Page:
Where can you now actually shop for plastic-free products?
It varies from country to country and store to store how products are packed and how much plastic is used. I already talked about some alternatives you can use to minimize the amount of plastic in your lives. As well as eliminating some products completely. Furthermore, you can take some other steps like to shop more intentionally. The shops I am going to list are specific to Europe, meaning they may not exist in your home country, but you might be able to find something similar where you live.
Let’s start with traditional supermarkets.
When shopping for groceries the main things you can be intentional about are vegetables and fruits, dairy products, pastries and bread, meat and eggs.
Vegetables and fruits
Try to go more with the fruits and veggies which aren’t already packed in plastic. Yes, it may take a little longer to find them especially if you are not used to buying them loose. They may be a little more expensive as well. To avoid using one of the plastic bags provided, I used to stick the sticker from the scale directly on the banana peel. This trick works for many other fruit and veggies as well.
Today, many shops provide in addition to the plastic bags, some more environmentally friendly alternatives. In Austria, one chain of stores sells polyester bags for the customers to put their fruits and veggies in, which can be reused at different stores as well. They have a small section for the customer to put the sticker on as well. I and my friends have used ours now for a couple of months and we are really happy with them. Once we even used them in Croatia and the shop assistant was really delighted with the idea.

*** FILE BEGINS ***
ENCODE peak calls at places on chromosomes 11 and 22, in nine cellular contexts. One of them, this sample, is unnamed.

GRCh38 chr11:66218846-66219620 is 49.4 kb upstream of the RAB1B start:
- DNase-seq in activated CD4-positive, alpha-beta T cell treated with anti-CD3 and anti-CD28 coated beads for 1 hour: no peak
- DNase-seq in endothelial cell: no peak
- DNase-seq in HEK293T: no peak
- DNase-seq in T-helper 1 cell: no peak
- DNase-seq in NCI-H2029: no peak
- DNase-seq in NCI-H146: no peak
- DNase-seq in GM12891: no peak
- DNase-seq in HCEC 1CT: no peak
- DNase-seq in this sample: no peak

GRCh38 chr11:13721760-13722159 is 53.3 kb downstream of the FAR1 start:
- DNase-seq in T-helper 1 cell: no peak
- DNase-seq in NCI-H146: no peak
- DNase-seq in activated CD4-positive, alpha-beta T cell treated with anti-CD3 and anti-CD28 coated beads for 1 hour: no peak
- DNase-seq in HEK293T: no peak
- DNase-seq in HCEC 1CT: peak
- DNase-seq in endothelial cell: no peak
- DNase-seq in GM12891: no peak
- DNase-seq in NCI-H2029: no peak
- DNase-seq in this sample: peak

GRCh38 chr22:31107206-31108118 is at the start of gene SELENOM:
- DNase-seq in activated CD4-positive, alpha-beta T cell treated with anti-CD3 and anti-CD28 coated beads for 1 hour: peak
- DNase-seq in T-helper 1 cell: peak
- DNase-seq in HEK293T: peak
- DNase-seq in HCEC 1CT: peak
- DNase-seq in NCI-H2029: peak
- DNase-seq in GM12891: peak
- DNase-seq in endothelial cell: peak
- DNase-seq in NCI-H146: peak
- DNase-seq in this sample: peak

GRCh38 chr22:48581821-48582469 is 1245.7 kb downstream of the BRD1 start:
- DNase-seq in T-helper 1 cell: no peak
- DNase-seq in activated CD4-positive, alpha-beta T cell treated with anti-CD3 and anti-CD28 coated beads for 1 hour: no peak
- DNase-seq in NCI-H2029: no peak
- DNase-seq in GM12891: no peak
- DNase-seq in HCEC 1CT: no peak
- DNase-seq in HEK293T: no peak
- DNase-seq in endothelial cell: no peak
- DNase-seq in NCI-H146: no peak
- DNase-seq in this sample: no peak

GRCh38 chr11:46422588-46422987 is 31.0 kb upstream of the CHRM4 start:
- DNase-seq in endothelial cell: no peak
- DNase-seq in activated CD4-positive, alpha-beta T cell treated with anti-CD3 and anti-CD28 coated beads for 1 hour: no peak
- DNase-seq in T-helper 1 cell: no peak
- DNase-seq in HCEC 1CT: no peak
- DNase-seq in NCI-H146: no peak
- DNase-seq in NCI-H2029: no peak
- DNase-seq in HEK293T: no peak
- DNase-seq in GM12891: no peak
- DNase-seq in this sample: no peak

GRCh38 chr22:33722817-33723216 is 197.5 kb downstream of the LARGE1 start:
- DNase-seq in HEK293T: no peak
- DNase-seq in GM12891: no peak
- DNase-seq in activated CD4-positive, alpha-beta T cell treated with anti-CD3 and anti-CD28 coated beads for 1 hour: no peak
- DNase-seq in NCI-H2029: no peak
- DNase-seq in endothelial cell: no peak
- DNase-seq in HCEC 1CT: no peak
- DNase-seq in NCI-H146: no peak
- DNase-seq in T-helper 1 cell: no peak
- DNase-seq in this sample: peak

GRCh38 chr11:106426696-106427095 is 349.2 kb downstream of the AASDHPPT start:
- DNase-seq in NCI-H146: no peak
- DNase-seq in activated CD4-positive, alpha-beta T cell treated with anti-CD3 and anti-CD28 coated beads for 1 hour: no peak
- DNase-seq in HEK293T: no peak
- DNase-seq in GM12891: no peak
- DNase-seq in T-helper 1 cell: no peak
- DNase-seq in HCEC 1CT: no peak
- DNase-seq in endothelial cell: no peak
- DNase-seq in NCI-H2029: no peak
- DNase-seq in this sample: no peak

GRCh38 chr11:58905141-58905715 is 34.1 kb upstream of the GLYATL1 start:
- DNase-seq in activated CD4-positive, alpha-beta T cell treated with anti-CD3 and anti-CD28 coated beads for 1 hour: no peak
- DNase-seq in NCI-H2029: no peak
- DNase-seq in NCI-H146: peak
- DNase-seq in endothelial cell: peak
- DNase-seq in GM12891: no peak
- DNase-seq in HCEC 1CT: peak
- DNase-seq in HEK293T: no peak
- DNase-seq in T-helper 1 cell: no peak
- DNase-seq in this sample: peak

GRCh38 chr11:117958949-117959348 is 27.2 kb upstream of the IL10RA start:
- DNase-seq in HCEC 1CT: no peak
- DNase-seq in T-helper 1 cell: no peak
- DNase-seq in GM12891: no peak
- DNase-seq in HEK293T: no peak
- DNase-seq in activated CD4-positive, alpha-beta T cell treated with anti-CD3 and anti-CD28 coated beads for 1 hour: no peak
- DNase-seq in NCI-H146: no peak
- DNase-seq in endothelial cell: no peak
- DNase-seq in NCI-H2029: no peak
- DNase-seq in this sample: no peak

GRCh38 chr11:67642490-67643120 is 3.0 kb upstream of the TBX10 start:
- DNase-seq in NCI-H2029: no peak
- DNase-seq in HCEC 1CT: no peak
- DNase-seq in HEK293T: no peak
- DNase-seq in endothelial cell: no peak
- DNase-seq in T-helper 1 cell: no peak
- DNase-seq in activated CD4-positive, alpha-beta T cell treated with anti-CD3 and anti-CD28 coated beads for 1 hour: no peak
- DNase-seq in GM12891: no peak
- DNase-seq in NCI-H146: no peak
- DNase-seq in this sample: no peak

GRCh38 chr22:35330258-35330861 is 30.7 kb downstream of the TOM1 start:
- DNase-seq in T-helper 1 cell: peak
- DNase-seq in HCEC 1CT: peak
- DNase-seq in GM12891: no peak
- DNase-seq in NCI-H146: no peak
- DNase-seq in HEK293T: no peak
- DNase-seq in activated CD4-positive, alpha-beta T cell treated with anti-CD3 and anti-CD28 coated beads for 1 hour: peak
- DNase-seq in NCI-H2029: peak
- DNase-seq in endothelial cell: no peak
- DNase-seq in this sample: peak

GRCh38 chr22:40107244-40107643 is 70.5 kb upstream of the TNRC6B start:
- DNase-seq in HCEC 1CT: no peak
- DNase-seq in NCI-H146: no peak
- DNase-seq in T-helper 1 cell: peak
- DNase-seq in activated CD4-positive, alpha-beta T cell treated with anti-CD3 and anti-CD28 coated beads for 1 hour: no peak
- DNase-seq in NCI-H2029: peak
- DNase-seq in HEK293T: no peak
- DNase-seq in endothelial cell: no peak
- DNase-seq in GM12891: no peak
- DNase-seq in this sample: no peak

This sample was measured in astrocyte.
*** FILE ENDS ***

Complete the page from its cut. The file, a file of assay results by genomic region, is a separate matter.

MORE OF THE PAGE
If you don’t have the opportunity to buy unpackaged fruits and vegetables at stores, another idea would be to buy them at a local farmers market. A positive aspect of the farmers market is that only seasonal products are sold.
With dairy products, it is a little more difficult since there are far more subcategories. I like to use butter, which is packed in paper, but I am not sure if this is the best solution. For cheese, I try buying it unwrapped either in the supermarket or at the local farmers market if I am able to put it in my own container. Try to buy yogurt in jars, some supermarkets have a system installed where you can return the empty jars and they will recycle them and the costumer gets a small amount of the price back in return. If they don’t sell it in glass where you live, buy it in bulk packs. That way you will have plastic, but the pack will hopefully last for a while. In Austria, most of the milk at the supermarkets is sold in a carton, but I know many places where you can only buy milk in plastic bottles. If you live in such an area there might be an opportunity for you to either buy the biggest container available or to buy milk in glass bottles.
Who doesn’t love to put some delicious cream cheese in a sandwich and enjoy it as a snack? The only problem I see is that in many cases the wrapping is made out of plastic. To avoid the material, you can either buy it in larger amounts and put some of it in the freezer or make it yourself which isn’t always possible.
There are also some smaller shops which sell the goods totally unpacked or plastic-free. I love to buy sanitary products or other things that last for a long while there. Shopping plastic-free requires a lot more planning since you need to bring your own containers, but you won’t be forced to buying products which you don’t need as much. The shops I really like are “Lieber ohne” and “Der Greißler-unverpackt.ehrlich” in Vienna. Maybe you can find something similar to them in the area you live in as well.
If you have the opportunity it is always great to shop at local farmer markets, the butcher or bakery. The products might be a little pricier, but the quality is definitely better. Small local shops and farmers bring a lot of history and tradition with them and you can buy the goods in their natural size and shape. The loyalty of some people towards local shops is also higher than in enormous supermarkets.
Please note that I am not affiliated with any of the shops or products and I am not getting paid for advertising them either. My aim is to show you alternatives to the traditional ways and goods we know.
In summary, you can say that you can choose between buying goods unpacked, without plastic wrapping, bulk packages and looking for alternatives.